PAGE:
Monday, August 27, 2012

5 Qualities of a Good Special Education Advocate

Are you the parent of a child with autism that is having a dispute with school personnel, and would like some help? Are you the parent of a child with a learning disability, or another type of disability, that could use an advocate to help you in getting an appropriate education for your child? This article will give you 5 qualities that make a good special education advocate
An advocate is a person that has received special training, that helps parents navigate the special education system. In some cases the advocate is a parent of a child themselves, but this is not always the case. Before you hire an advocate check on their experience, and also make sure that the advocate is familiar with your child's disability, so that they are able to advocate effectively
1 A good advocate must be familiar with the federal and state education laws that apply to special education, and be willing to use them, when needed. This is the Individuals with Disabilities Education Act (IDEA), State rules for special education (how they will comply with IDEA), and No Child Left Behind Act (NCLB). The advocate does not have to memorize the laws, but should have a basic knowledge of what is in them. The advocate must also be willing to bring up the laws, at IEP meetings, if this will benefit the child.
2. A good advocate should not make false promises to parents. If an advocate tells you. that they will get the services that you want for your child, be leery! Unfortunately, there are no guarantees in special education, and advocates should not promise things that they may not be able to get. An experienced advocate who knows the law and your school district, should have a sense about what can be accomplished.
3. A good advocate should be passionate about your child, and the educational services that they need. Advocacy sometimes takes a lot of time. If the person helping you is not passionate about your child, they may not be willing to help you for the length of time that it takes to get your child an appropriate education.
4. A good advocate must be willing to stand up to special education personnel, when they disagree with them, or when the school personnel tell a lie. If the advocate you pick, has every quality, but is not willing to stand up to school personnel, he or she will not be an effective advocate for your child.
5. A good advocate is detail oriented, and makes sure that any services promised by special education personnel, are put in writing. A good advocate will read the IEP before they leave the meeting, and bring up any changes that should be made. Sometimes the little details are what makes for success!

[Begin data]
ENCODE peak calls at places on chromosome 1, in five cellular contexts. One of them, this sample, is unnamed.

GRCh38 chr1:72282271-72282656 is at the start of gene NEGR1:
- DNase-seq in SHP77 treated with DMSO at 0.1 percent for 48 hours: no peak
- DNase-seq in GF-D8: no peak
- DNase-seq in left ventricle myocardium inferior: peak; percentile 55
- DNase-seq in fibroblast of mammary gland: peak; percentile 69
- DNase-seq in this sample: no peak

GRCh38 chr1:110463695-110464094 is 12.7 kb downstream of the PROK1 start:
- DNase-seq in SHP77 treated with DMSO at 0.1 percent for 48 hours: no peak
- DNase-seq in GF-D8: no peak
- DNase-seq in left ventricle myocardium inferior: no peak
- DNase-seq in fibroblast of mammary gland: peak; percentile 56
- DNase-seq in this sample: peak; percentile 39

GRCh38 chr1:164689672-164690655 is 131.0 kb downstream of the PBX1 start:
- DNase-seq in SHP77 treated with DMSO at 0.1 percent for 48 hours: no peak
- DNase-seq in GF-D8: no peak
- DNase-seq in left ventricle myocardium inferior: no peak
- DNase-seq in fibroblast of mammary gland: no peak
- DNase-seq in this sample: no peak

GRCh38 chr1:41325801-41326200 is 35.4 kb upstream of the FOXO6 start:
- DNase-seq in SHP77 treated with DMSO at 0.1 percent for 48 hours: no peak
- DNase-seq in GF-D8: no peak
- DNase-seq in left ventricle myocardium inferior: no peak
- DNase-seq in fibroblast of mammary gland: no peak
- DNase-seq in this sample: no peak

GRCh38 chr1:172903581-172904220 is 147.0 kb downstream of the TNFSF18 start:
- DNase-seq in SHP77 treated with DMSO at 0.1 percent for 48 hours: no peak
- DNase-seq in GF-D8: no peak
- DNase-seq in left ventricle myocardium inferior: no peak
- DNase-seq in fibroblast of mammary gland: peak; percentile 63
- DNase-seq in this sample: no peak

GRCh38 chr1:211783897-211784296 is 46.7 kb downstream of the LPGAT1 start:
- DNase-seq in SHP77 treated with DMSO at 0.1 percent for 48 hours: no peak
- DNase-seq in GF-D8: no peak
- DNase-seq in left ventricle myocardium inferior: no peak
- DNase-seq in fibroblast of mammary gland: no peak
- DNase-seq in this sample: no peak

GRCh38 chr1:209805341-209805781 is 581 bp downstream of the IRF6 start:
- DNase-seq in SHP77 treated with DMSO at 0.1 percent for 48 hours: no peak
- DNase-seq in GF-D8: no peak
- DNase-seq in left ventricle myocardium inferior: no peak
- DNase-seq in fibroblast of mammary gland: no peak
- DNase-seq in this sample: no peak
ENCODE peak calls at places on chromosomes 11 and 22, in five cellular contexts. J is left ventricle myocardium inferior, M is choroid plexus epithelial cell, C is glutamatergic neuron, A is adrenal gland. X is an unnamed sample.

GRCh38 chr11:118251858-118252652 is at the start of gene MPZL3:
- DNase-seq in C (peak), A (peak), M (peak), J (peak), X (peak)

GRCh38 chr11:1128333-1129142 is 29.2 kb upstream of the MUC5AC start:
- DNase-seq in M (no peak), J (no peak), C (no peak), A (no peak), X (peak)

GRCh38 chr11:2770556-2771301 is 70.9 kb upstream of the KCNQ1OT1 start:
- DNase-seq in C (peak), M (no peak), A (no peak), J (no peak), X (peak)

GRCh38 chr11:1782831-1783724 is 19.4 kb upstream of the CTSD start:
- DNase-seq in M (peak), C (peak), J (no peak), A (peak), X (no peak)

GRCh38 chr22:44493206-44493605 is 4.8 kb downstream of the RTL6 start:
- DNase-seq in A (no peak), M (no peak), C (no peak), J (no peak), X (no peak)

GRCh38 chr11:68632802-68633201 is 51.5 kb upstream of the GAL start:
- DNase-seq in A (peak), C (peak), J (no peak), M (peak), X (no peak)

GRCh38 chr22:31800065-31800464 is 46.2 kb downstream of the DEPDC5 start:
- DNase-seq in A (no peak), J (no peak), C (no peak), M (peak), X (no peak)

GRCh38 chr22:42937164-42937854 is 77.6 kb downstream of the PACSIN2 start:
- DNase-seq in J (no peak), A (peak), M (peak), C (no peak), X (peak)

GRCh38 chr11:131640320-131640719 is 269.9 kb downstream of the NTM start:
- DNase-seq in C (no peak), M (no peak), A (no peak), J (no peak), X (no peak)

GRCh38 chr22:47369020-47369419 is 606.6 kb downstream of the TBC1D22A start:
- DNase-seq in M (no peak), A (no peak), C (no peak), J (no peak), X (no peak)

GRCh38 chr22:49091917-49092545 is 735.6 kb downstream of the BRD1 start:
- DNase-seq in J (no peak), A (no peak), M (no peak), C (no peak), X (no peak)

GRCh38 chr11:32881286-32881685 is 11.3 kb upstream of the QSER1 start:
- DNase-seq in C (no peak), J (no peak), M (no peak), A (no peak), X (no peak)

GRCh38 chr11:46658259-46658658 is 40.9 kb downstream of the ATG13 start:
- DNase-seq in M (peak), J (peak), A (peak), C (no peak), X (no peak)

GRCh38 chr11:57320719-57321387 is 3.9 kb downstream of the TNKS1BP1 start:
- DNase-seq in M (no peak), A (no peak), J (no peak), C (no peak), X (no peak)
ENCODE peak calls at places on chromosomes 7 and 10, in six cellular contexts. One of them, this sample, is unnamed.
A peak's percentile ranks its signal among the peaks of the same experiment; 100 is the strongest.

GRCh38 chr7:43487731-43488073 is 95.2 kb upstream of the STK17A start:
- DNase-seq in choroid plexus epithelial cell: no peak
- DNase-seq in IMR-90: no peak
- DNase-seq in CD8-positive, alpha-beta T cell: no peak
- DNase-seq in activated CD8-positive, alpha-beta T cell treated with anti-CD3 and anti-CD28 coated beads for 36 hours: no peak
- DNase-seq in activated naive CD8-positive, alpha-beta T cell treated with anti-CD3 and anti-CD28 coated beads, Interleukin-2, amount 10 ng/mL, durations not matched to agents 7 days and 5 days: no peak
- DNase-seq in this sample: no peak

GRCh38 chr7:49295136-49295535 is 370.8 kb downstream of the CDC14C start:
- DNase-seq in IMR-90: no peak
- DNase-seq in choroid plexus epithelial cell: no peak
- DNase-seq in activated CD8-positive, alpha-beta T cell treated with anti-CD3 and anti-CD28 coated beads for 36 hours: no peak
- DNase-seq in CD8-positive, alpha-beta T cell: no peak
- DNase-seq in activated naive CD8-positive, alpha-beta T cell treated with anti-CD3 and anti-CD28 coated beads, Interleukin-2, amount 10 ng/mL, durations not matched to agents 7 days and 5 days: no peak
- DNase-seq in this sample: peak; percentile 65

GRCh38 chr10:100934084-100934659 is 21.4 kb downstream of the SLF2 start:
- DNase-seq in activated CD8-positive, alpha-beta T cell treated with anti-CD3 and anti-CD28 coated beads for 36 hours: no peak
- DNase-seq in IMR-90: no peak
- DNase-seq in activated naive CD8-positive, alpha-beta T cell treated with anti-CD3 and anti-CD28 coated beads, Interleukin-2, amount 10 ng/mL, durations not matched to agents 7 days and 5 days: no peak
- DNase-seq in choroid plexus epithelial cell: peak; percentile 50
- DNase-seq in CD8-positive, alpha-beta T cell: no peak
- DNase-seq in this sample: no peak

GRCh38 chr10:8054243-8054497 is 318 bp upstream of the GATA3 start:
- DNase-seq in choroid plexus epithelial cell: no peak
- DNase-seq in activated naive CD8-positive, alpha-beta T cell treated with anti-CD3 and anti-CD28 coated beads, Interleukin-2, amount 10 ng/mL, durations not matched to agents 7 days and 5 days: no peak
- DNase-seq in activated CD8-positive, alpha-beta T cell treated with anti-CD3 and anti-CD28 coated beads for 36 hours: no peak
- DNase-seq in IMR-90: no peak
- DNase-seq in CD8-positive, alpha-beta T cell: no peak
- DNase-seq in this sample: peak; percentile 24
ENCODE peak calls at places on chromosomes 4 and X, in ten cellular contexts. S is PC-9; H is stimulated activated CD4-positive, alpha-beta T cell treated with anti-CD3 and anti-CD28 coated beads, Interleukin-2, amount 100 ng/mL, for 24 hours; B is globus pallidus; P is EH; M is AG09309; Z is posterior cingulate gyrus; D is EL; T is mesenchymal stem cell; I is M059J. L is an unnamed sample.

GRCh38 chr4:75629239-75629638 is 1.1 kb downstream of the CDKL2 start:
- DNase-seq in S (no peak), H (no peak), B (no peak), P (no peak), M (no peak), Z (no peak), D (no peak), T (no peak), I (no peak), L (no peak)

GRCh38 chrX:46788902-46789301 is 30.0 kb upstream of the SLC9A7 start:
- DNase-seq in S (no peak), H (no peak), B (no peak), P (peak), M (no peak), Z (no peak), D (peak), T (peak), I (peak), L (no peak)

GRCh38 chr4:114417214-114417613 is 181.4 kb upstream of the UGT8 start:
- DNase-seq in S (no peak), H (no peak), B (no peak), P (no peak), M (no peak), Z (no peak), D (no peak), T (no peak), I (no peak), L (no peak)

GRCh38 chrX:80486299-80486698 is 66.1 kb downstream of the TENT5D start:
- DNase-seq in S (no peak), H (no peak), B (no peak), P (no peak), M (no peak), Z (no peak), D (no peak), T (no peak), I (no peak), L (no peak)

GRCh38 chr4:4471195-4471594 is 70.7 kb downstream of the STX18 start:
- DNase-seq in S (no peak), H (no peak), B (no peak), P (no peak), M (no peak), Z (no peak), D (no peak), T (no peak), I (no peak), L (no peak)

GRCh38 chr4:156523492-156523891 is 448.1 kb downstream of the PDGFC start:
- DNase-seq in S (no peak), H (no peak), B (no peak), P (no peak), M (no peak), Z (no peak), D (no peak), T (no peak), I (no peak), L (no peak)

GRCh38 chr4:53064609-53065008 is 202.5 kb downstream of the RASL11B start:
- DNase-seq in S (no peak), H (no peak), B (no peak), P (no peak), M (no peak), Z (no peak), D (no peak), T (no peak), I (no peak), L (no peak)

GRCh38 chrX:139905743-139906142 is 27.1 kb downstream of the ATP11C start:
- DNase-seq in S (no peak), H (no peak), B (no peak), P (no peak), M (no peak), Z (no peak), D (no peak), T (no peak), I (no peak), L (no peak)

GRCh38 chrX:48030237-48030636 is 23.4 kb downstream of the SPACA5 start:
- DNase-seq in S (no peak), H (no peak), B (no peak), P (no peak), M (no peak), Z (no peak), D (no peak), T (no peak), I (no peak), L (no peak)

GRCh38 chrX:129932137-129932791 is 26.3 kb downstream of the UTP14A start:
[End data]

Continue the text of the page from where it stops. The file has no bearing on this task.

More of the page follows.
By keeping in mind these 5 qualities, you will be better equipped to finding an advocate that will be able to help you, get an appropriate education for your child.

Monday, August 13, 2012

Children Educational Software

So you have bought children educational software for your kids. And it is gathering dust in your computer. Your kids have used it once or twice. Now they no longer seem interested in the educational software. What to do?
Here are some tips which you can use to motivate your children to use educational software regularly so that they can get full advantage from it:
1. Teach me
You can ask your children to teach what they have learned in the children educational software. For example, you can say: "I always wanted to know how it's done. Can you show me what you learned about it in your new software?"
You can make your questions sound casual. And when your children answer questions, listen with interest. Children love the idea of teaching something to their parents, as it makes them feel important. This in turn will help to create more interest in the educational software.
2. Use Children Educational Software yourself
B.K.Narayan, creator of 'Success Mindware'-total self development program for students ( says, "When parents ask me how they can motivate their children to keep using educational program regularly, I tell them to do 2 things:
First, use it yourself in front of your children. And when you use it, pretend to like it. Point out the interesting and useful features of the educational software. When your children see you using it and having fun, they also feel the interest to use it.
Secondly, when your children complete a particular activity or exercise given in the children educational software, praise them affectionately. Describe to your friends and family members, in presence of your children, how they completed the exercise efficiently and how intelligent they are. When you sing their praise in front of others, children feel happy and are inclined to use the educational software more frequently," says Narayan.